# Tag Info

8

TL;DR f-f transitions in lanthanide ions give rise to the colours of the ions. The electronic states can be derived from quantum mechanics, and their energies vary from ion to ion, which give rise to different colours.. The colours are pale because these transitions are Laporte-forbidden and therefore weak. These absorption bands do indeed arise from ...

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Exactly. In your example, it is related to oxygen vacancy (oxygen deficiency) in the crystal lattice. It can affect the physical properties of the ceramic material. Take the example of this piezoelectric ceramic material:$\ce{Eu_{0.5}Ba_{0.5}TiO_{3-\delta}}$ Oxygen-vacancy induces antiferromagnetism to ferromagnetism transformation. In general, $\delta$ ...

5

I have a few silicon nitride balls in my drawer. They look pretty cool, that's why I keep them and touch them all of the time. It is a very hard, glasslike material. It won't be easy to crack. There is nothing coming off the surface, ball bearings have extremely smooth surfaces (nm roughness), if anything would rub off, they would not be usable as ball ...

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One candidate for reaction with the rubidium is silica, $\ce{SiO2}$. Reference [1] reports that black powders are formed when alkali metals are contacted with silica. Such powders are more stable in dry air than ordinary alkali metals. The reference suggests that electrons are imparted from the alkali metals into the silica forming an electride complex. ...

4

However, would there be any damage to its optical properties? It is almost guaranteed. Corundum is incredibly sensitive to thermal shock and unless you can do this in a furnace that heats very slowly, it will fracture/crack. As far as any other properties, your ruby should not see any change in other optical properties for such a short duration, but for ...

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The commonly used method of obtaining ionic radii for higher coordination numbers (C.N.) is to extrapolate values from the Shannon's scale [1] using the relationship between ionic radius and coordination number proposed by Zachariasen [2]: ... the bond lengths $D(N_1)$ and $D(N_2)$ for cation coordination numbers $N_1$ and $N_2$ were related as follows ...

3

Assuming the iron oxide is just mixed and has not been fused with the other oxides you could use a magnet to pull it from the other oxides. If it is fused with the other oxides, you could smelt the iron out with carbon. This will also smelt out the tin, which mixes with iron quite well. If you re-oxidized the iron in a furnace with air the iron will ...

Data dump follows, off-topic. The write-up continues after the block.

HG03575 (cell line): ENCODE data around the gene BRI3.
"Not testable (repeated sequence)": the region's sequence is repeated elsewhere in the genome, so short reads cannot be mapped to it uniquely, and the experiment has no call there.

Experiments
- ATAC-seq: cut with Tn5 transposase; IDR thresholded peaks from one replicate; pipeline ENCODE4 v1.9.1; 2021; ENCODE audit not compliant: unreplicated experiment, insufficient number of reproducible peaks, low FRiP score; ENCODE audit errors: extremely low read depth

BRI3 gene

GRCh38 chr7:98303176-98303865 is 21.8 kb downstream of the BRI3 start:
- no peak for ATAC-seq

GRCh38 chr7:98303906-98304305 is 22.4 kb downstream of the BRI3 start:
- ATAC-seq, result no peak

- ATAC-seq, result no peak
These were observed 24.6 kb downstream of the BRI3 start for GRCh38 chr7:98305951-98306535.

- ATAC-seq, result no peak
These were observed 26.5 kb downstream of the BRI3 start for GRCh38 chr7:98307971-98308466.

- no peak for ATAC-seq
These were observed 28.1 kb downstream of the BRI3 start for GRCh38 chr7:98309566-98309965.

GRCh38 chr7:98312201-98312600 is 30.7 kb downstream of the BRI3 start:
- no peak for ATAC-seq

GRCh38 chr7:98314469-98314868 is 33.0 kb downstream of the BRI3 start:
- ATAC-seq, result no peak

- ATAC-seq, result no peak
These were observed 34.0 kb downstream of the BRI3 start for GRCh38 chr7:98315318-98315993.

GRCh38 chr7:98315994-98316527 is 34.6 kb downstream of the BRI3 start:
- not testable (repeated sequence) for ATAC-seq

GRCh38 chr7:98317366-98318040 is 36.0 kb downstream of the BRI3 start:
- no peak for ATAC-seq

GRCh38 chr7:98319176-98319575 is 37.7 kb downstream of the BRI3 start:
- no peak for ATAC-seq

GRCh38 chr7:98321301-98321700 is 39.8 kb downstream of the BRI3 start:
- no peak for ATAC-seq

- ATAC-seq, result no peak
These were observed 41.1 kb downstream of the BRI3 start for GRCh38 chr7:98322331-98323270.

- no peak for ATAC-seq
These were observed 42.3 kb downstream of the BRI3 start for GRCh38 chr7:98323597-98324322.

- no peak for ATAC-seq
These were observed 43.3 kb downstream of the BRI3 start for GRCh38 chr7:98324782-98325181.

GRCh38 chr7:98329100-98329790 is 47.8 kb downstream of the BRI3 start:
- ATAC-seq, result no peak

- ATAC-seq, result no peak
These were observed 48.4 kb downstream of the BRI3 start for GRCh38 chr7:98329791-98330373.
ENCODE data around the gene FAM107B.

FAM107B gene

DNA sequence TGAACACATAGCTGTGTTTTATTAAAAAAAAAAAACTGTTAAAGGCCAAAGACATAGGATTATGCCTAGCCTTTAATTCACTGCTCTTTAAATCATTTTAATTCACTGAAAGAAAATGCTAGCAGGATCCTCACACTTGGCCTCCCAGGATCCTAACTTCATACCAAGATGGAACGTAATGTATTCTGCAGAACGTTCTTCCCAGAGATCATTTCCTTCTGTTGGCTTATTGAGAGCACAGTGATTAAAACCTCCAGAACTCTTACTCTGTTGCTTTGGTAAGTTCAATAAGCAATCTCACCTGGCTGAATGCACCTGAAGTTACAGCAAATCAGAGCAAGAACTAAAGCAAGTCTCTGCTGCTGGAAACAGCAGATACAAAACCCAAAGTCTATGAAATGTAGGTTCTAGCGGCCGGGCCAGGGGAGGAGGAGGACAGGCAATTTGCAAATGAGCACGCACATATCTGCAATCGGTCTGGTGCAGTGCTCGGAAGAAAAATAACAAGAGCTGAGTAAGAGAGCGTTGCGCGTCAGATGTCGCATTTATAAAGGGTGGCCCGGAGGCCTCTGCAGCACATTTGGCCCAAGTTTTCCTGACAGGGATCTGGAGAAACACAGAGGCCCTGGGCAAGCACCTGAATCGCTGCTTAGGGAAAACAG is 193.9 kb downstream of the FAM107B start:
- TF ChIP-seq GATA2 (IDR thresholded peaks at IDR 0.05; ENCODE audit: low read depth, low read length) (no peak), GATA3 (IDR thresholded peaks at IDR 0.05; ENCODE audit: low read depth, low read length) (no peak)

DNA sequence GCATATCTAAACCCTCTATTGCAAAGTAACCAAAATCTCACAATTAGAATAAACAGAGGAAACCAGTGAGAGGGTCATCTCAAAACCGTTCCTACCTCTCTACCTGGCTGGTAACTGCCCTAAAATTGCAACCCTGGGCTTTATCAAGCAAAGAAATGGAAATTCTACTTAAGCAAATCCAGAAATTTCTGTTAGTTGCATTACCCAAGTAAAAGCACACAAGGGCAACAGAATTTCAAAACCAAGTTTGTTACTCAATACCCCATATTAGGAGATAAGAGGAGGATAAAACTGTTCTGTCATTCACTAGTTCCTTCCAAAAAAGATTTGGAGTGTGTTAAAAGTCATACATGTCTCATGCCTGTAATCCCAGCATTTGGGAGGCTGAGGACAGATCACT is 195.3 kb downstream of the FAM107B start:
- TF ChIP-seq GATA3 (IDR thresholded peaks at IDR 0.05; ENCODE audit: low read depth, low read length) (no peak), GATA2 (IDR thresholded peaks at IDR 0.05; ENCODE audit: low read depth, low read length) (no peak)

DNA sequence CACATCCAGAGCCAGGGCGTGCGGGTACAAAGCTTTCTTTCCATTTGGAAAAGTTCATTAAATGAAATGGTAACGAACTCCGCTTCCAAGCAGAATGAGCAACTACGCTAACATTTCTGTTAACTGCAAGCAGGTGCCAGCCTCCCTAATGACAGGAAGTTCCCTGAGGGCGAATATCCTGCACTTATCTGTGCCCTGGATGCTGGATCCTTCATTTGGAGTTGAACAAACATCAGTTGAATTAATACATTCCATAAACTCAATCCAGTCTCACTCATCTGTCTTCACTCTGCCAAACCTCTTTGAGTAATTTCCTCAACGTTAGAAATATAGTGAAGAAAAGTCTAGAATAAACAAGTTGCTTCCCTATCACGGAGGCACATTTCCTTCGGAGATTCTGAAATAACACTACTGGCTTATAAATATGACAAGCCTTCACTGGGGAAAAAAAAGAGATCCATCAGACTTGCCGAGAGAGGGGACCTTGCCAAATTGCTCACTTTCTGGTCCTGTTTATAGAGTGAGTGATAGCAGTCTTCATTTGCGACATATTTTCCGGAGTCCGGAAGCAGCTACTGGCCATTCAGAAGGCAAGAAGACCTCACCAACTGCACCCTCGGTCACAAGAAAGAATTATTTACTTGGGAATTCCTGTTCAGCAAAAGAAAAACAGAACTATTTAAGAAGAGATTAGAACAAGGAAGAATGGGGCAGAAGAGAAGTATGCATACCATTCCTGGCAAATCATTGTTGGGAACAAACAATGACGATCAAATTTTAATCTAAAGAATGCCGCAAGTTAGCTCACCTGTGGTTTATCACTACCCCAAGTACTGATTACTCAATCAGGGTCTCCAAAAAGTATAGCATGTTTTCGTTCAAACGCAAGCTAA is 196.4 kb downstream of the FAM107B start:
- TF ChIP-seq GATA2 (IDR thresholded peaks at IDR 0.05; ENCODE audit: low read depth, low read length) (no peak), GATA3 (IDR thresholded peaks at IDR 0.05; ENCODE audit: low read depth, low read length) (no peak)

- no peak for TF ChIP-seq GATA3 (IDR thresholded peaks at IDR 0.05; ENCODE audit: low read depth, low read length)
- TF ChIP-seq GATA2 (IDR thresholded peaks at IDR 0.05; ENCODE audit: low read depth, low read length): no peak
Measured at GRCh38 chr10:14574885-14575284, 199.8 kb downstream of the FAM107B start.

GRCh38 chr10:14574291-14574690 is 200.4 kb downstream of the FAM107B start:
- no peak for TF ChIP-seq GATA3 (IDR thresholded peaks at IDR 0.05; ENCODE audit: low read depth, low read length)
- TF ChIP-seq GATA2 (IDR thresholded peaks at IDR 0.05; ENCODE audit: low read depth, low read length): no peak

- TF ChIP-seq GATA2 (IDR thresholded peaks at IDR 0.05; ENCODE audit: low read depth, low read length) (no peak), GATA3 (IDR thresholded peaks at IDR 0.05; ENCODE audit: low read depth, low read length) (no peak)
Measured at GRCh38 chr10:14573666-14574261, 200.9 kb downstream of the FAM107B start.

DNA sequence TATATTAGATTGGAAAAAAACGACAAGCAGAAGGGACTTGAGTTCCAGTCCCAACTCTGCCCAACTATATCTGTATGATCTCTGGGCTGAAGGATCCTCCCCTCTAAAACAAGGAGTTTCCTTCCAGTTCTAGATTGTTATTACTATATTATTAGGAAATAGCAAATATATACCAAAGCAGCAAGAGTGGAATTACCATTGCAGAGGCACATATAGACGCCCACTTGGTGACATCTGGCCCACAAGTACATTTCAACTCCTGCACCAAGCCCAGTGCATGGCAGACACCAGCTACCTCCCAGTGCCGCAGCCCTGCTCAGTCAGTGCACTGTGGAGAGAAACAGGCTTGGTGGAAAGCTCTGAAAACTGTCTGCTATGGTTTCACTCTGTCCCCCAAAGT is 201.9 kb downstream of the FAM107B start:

3

There is a near continuum (and thus a potential infinitude) of relative concentrations of the different components of ceramics and their means of fabrication, but US Patent US7879449 B2 (PDF) gives a thorough description of their own non-stick ceramic invention as well as descriptions and references to others. Below are several excerpts from the cited ...

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What is the crystal structure of bismuth oxyhydroxyphosphate (BOHP)? Not exactly sure what an answer looks like so here is everything. First off looking at the diffraction pattern from the paper, bismuth oxyhydroxyphosphate matches that of petitjeanite so that is definately the prototype structure. Using the information about diffraction, from the ICDD ...

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I once was using a silver nitrate and had collected a small amount of silver chloride. At the time, we were operating a lab muffle furnace (for a related reason), so I decided to reduce the $\ce{AgCl2}$ to $\ce{Ag}$. I needed some graphite crucibles and it took 48 - 72 hours of high heat. I collected an amount of silver equal in mass to maybe two quarters (...

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This is known to be because the $\ce{Ba^2+}$ ion sits off center in the middle of the tetragonal crystal structure First of all this is not correct. It is the $\ce{Ti^4+}$ ion that sits in a tetragonal off center configuration (black atom in perovskite structure below). Also this hold for any material with perovskite structure with the $\ce{ABC3}$ general ...

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I have done a minimal amount of research to try and help you understand this material. The credibility of this research is very debatable, as it basically involves me typing in silicon nitride into YouTube. That being said, understand that silicon nitride is first of all extremely strong, inert, according to that link, and being considered as a contemporary '...

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Zirconium dioxide is not soluble in organic solvents like isopropyl alcohol. Of more concern would be any plastic component of the knife, like a handle that could be damaged by isopropyl alcohol or other solvents.

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There are ways, of course. Smelting, for one (reducing the oxides in a high temperature furnace), and leaching for another (flowing a solvent through the crushed media). Oxides and silicates are rather stable, however, and the temperatures, reagents and solvents that attack them are not tabletop-friendly. If the scrap was well-sorted, or valuable, or ...

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